June 22, 2003
June 22, 2003
June 25, 2003
8.434.1 - 8.434.10
Oxygen Diffusion into Titanium
Aaron P. Broumas, Nick M. Degnan, Michael L. Meier
Department of Chemical Engineering and Materials Science University of California, Davis
Abstract The oxidation of titanium alloys involves both the growth of a stable oxide and the diffusion of oxygen into titanium. Oxygen, one of the most effective solid solution strengtheners in titanium, will produce a hardness profile similar to the concentration profiles produced by diffusion into the metal. Microhardness testing can be used to measure these profiles and work out the diffusivity of oxygen in titanium. A laboratory experiment has been developed in which commercially pure titanium is annealed in air, the microhardness profiles are obtained, and the results are analyzed to obtain the activation energy for diffusion. The value obtained was close to that for tracer self- diffusion in α-Ti. This inexpensive experiment, based on scientific literature from the 1950s, gives the students hands-on experience with the experimental methods and interpretation of the data used to study this very basic materials behavior.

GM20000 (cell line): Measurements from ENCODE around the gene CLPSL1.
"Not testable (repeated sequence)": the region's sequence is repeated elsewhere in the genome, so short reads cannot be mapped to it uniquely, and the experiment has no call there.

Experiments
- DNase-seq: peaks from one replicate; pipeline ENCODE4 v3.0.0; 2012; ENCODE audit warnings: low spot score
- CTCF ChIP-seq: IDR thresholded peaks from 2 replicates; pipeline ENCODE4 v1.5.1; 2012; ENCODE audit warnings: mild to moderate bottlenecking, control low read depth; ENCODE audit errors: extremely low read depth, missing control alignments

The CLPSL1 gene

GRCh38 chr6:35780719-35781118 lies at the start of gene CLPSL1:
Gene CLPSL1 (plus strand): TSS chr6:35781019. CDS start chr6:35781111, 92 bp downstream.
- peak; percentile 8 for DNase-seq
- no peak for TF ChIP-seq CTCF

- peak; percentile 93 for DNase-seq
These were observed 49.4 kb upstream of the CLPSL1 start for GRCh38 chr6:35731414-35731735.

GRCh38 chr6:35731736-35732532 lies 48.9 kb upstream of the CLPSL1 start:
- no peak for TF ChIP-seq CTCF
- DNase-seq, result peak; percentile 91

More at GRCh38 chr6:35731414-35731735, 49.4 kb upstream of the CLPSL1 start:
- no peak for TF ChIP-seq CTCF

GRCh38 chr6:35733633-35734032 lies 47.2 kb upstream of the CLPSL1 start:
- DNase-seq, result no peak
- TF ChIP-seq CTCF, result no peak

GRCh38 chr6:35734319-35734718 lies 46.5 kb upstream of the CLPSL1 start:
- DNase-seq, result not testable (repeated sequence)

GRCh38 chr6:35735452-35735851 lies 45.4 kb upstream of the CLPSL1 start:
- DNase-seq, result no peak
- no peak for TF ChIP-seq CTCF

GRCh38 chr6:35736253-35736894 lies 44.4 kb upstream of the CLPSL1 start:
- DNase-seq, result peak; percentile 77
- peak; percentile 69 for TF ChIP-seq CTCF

Introduction Titanium is well known for its excellent resistance to corrosion primarily due to a passive oxide layer at the surface. When exposed to air at elevated temperatures, 300oC or more, this oxide layer will grow and simultaneously oxygen will diffuse into the metal. The oxygen atoms that do diffuse into the metal can occupy both interstitial and substitutional sites, making the material harder, and since the concentration of oxygen at the surface would be greater than concentration deeper into the metal it should be harder near the surface and softer in the interior. The correlation between the concentration profiles and hardness profiles suggests that microhardness testing can be an effective tool in studying the oxygen diffusivity in titanium.
The governing differential equation for diffusion, known as Fick’s second law, is:
∂C ∂ 2C =D (1) ∂t ∂x 2
where D is the diffusivity and C is the concentration of the diffusing species1. The solution to this differential equation, where surface concentrations are held fixed and the diffusion medium is infinitely long, generates the concentration profile described by the equation
“Proceedings of the 2003 American Society for Engineering Education Annual Conference and Exposition 2003, American Society for Engineering Education”
Degnan, N., & Meier, M., & Broumas, A. (2003, June), Diffusion Of Oxygen In Titanium Paper presented at 2003 Annual Conference, Nashville, Tennessee. https://peer.asee.org/11928
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